The new Netflix film starring Zac Efron, Extremely Wicked, Shockingly Evil, and Vile, doesn’t just document serial Ted Bundy‘s crimes. It also focuses on his personal life, including the seemingly normal relationship he had with his girlfriend during his killing spree, Liz Kendall. Kendall is portrayed by Lily Collins in the film, and she gave her blessing, albeit hesitantly, for the film to be made. Kendall even met with Collins, with the actress saying in an interview with E! News, “She was willing and passionate about meeting me.” Learn more about Kendall and what she went through as Bundy’s girlfriend:
1. They had a tumultuous relationship. Bundy and Kendall met in a bar in Seattle in 1969. Kendall, then 24, had a two-year-old daughter, and was recently divorced. Their relationship was instantly serious; the couple even applied for a marriage license the next year, but Bundy ripped up the certificate after they had a fight. The relationship eventually grew sour. Bundy was verbally and emotionally abusive, once allegedly telling Kendall that he’d “break her f**king neck” if she told anyone that he stole something. Bundy also confessed to Kendall, while in prison in Florida, that he had thought about killing her.
Still, Bundy told journalist Stephen G. Michaud in an interview, detailed in the Netflix docu-series Killer: The Ted Bundy Tapes, that “I loved her so much it was destabilizing. I felt such a strong love for her but we didn’t have a lot of interests in common like politics or something, I don’t think we had in common. She liked to read a lot. I wasn’t into reading.”
2. The movie is based on her memoir about her harrowing experience with Bundy. Liz Kendall is actually a pseudonym that she used to protect herself while writing about what she experienced as Bundy’s girlfriend. Elizabeth Kloepfer (her real name) detailed meeting and dating Bundy in The Phantom Prince; My Life with Ted Bundy, published in 1981, eight years before Bundy was executed by electric chair in January 1989. Netflix uses her pseudonym in the credits of Extremely Wicked. It’s a little-known memoir, but it’s a must-read. It’s haunting.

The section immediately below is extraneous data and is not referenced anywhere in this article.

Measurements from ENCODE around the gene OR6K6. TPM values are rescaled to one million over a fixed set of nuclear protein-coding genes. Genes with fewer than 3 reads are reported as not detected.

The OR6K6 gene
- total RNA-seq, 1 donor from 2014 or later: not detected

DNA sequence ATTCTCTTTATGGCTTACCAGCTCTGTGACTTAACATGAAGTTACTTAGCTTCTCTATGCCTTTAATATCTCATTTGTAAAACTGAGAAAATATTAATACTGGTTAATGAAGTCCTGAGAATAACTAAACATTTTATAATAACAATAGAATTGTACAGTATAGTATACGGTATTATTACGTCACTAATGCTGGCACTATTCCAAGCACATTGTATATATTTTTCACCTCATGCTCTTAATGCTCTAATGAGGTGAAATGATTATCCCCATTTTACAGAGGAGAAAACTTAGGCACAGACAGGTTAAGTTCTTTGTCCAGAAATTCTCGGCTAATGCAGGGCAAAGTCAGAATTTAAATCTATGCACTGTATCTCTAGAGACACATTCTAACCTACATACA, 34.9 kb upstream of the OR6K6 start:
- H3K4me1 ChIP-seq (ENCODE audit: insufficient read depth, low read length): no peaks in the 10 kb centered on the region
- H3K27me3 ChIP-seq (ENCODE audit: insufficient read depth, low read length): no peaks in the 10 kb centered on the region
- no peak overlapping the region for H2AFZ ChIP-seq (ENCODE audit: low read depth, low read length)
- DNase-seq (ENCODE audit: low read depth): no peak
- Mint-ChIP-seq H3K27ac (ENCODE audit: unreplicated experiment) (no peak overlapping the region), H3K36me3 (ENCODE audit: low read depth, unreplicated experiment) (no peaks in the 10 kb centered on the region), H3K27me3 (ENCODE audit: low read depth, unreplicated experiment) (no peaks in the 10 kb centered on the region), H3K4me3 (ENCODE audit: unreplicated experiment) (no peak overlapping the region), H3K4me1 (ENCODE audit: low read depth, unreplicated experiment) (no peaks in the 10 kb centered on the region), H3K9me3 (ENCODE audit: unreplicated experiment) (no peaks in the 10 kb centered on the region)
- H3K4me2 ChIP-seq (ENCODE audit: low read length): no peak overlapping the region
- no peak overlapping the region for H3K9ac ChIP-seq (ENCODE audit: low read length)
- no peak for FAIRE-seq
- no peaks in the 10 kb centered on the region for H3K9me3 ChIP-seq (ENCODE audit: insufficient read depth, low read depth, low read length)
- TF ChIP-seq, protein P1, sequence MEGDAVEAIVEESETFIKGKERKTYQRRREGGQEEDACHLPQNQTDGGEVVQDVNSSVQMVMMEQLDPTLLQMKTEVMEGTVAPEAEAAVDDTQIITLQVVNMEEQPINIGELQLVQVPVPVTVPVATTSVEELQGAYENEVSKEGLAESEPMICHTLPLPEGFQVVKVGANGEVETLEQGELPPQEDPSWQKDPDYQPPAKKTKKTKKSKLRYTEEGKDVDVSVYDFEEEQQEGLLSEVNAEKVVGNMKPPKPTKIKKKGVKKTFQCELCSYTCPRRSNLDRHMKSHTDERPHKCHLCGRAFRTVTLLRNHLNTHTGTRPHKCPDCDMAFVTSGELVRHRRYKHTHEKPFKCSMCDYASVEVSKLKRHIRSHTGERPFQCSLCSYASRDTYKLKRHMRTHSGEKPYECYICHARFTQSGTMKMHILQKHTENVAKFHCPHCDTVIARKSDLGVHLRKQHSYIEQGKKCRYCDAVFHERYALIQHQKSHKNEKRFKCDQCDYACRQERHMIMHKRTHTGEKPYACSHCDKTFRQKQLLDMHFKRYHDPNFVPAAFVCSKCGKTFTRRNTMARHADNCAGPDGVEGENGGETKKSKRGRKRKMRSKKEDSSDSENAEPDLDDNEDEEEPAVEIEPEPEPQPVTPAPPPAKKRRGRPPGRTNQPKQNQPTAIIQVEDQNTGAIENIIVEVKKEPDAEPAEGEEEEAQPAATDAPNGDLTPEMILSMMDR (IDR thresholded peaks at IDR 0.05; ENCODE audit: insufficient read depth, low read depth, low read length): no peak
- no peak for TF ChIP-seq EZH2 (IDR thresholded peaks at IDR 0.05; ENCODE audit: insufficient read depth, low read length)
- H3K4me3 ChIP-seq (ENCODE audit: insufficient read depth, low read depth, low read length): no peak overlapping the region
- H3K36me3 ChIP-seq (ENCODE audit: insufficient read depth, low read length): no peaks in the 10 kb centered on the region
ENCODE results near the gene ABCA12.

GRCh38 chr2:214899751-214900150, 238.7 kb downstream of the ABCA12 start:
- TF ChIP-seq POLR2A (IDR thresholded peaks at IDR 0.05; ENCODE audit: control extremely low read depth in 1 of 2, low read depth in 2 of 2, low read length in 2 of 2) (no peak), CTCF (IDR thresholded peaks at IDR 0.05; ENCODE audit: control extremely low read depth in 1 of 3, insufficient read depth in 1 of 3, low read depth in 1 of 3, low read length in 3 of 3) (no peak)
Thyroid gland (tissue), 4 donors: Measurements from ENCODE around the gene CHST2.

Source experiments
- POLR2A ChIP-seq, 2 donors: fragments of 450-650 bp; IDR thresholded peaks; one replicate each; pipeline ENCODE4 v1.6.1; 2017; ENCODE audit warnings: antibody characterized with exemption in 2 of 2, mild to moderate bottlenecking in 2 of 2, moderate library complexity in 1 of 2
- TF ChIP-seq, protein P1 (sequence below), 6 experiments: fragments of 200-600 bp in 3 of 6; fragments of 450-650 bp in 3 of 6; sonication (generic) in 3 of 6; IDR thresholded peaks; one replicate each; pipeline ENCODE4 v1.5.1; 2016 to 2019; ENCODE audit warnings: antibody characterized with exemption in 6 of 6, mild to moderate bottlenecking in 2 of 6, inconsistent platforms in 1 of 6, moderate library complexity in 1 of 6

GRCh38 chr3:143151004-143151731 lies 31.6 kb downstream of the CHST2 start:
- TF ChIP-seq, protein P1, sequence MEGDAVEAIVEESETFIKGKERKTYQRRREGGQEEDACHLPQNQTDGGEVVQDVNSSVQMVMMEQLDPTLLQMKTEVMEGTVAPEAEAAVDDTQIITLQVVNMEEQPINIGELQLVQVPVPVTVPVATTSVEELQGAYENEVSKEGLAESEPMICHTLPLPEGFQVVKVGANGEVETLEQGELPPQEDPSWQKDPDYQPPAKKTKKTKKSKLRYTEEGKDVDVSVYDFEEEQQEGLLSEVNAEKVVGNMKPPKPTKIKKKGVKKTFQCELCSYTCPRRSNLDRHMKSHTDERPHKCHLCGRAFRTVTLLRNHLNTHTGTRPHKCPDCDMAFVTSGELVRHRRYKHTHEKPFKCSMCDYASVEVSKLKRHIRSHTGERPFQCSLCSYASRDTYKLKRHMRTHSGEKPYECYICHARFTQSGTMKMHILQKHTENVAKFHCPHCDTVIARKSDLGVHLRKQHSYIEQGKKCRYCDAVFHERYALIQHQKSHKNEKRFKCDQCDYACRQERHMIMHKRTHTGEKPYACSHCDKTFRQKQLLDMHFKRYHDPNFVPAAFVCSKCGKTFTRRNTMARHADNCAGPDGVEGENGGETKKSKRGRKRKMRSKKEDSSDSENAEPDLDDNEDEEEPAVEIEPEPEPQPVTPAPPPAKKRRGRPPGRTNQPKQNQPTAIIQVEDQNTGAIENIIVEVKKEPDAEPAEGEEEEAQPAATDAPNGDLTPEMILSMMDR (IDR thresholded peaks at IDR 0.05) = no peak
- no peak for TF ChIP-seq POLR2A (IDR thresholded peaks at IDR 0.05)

3. She had suspicions that Bundy was a serial kidnapper in Seattle. Too many of the details in the description about a kidnapper in Seattle matched Bundy, and Kendall realized it. The suspect’s name was “Ted,” he drove a Volkswagen (so did Bundy)… and the police sketch looked an awful lot like her boyfriend. Even more… the suspect’s arm was in a cast, and while Bundy’s arm wasn’t broken, he kept a bottle of Plaster of Paris in his desk. The suspect also attacked the victim with crutches; Bundy had a pair of crutches in his room. “I [kept] thinking about the cast the guy at Lake Sammamish was wearing—what a perfect weapon it would make for clubbing someone on the head,” she wrote in her memoir.
4. She tried to warn the police about Bundy. When all the pieces fell together for Kendall, she called the Seattle Police Department to tell them everything she knew about her boyfriend. But they brushed her off. She tried to warn police in Utah again, when kidnappings started happening shortly after Bundy moved to the state. Again, the police didn’t believe her.
5. She still stayed in contact with him after he was arrested. Despite the horrific things Bundy did to the women he murdered, and to her, Kendall still visited Bundy in prison. She believed him when he told her that he was innocent. Bundy sent her letters, and they spoke on the phone throughout his trials in Utah and Florida. She sat with his parents in the courthouse while he was on trial for the attempted kidnapping of Carol DeRonch in 1976.